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Somalia says foreign country behind car bomb attack

December 30, 2019

The national security agency has said the bombing that killed 79 was "planned by a foreign country," without naming which nation. No group has claimed responsibility for the attack.

The scene of a car bomb explosion in Mogadishu
Image: Reuters/F. Omar

Somalian national security agency NISA said on Monday that it believes the recent car bomb attack in the capital, Mogadishu, which killed at least 90 people, was organized from abroad. This would be highly unusual, as such attacks in Somalia are usually carried out by home-grown terrorist organization al-Shabab.

"We have submitted to the national authorities an initial report indicating that the massacre of Somali people in Mogadishu on December 28, 2019, was planned by a foreign country," NISA wrote on Twitter.

On Saturday, the city was rocked by its deadliest bombing in more than two years. Nearly 100 people were killed as a result of the explosion at the busy Ex-Control checkpoint in the northwest of Mogadishu. A further 150 victims were taken to local hospitals to be treated for injuries.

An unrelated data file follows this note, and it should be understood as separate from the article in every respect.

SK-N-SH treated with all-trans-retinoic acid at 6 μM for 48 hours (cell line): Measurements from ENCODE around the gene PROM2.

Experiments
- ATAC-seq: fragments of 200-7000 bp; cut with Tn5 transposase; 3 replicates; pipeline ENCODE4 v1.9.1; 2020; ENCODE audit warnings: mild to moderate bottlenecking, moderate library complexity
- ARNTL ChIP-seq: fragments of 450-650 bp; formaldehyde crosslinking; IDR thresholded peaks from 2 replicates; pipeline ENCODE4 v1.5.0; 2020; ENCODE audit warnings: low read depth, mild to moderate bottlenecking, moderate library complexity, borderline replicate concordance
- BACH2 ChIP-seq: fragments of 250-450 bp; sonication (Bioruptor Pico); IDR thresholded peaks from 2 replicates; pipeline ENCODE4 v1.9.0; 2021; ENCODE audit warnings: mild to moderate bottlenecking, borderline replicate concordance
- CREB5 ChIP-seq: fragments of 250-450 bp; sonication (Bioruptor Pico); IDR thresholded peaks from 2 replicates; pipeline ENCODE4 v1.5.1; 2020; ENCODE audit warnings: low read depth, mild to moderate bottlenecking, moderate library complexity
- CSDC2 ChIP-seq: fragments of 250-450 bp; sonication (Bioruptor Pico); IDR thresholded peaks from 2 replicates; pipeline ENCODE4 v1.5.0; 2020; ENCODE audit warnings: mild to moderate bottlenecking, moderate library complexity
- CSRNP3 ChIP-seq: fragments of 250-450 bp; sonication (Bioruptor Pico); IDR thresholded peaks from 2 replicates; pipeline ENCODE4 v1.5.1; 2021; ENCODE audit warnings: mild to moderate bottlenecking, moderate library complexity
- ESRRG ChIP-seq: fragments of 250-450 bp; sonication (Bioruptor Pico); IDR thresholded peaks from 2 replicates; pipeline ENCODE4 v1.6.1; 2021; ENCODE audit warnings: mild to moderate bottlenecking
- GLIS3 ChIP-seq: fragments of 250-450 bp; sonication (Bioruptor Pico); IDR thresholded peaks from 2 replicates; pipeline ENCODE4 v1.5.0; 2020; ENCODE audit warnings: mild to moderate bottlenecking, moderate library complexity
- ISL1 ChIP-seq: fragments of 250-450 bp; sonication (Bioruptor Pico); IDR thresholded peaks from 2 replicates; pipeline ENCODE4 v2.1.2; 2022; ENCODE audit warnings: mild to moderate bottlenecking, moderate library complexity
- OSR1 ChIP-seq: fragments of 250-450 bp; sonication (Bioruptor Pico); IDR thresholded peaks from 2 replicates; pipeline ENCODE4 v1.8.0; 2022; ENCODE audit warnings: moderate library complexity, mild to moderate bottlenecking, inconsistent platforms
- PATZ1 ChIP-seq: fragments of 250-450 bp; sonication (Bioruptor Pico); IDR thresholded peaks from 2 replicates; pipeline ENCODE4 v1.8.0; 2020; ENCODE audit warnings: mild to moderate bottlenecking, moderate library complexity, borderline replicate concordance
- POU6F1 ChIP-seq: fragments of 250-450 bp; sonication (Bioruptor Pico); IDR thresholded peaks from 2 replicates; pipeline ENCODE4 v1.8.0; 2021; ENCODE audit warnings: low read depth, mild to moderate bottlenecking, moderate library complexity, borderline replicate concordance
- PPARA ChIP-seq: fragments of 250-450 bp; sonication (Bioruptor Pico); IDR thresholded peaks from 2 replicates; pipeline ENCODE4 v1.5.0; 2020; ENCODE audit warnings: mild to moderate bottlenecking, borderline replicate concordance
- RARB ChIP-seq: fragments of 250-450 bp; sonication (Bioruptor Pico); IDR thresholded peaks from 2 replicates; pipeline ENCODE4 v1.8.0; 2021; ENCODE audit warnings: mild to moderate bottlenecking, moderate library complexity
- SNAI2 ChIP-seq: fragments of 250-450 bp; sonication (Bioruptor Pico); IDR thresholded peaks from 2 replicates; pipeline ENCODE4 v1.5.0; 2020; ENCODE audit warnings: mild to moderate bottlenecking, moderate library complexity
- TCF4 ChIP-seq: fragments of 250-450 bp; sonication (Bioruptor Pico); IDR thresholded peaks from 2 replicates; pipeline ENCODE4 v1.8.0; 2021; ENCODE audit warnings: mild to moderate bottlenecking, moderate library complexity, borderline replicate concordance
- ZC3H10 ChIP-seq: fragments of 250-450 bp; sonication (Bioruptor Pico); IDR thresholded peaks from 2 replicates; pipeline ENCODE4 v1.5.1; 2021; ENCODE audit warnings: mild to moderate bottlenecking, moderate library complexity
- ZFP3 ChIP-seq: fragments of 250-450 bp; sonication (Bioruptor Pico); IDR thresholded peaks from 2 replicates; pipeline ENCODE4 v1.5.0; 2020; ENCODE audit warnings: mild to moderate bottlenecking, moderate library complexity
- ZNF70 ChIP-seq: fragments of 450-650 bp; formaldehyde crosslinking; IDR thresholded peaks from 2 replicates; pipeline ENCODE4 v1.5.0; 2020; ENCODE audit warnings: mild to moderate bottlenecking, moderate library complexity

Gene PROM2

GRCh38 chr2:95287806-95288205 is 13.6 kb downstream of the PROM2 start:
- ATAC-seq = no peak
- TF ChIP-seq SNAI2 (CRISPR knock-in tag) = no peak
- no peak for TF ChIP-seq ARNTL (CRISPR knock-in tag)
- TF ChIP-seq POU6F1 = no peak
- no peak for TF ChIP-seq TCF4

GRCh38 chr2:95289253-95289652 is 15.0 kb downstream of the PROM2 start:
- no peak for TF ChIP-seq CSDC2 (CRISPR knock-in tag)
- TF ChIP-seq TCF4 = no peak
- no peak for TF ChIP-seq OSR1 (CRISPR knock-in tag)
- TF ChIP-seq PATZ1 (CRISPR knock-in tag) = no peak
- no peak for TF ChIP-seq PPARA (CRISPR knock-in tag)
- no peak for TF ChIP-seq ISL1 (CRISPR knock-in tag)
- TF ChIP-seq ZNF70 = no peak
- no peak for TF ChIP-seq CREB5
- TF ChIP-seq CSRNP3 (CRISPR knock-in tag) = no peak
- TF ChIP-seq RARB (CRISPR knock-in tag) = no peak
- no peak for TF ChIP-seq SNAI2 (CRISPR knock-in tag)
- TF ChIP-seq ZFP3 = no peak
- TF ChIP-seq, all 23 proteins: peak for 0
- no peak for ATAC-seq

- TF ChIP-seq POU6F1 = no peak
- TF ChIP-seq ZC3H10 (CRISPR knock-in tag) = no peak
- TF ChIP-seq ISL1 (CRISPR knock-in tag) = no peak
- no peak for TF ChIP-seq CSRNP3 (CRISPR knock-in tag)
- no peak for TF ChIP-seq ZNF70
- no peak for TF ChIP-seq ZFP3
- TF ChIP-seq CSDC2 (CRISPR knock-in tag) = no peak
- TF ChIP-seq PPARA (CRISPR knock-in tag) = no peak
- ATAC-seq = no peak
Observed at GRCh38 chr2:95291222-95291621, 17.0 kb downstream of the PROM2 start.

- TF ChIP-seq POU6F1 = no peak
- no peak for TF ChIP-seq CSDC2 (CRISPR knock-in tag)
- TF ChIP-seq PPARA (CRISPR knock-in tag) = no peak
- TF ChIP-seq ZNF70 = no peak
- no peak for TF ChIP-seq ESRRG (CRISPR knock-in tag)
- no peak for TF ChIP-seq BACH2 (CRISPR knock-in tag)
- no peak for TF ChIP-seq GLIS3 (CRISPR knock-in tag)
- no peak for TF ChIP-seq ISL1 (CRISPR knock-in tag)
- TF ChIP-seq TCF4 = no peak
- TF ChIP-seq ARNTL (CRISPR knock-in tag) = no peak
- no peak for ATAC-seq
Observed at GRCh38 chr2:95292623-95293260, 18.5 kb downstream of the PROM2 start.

Al-Shabab, an al-Qaeda-linked Islamist extremist group that has been carrying out an armed insurrection in Somalia since 2006, usually claims responsibility for such attacks, but it had said nothing about the bombing as of Monday.

On Sunday, US Africa Command, in coordination with the Somali government, launched a series of airstrikes against al-Shabab targets, saying afterward that "four terrorists" had been killed.

Two-year surge in al-Shabab violence

Although the extremist group has been active for over a decade, in the past two years the situation has become increasingly violent.

In October 2017, the deadliest attack in the country's history left 512 people dead and around 295 injured in Mogadishu.

The al-Shabab group was forced out of Mogadishu several years ago but continues to target high-profile areas such as checkpoints and hotels. Two weeks ago, the extremist outfit attacked a hotel popular with politicians, army officers and diplomats, killing five people.

Somalia has suffered through violent conflict since 1991, when clan warlords overthrew dictator Siad Barre and then turned on one another.

In recent months, the government has claimed that the security situation has improved, with increased security personnel and surveillance.

es/rc (AFP, dpa)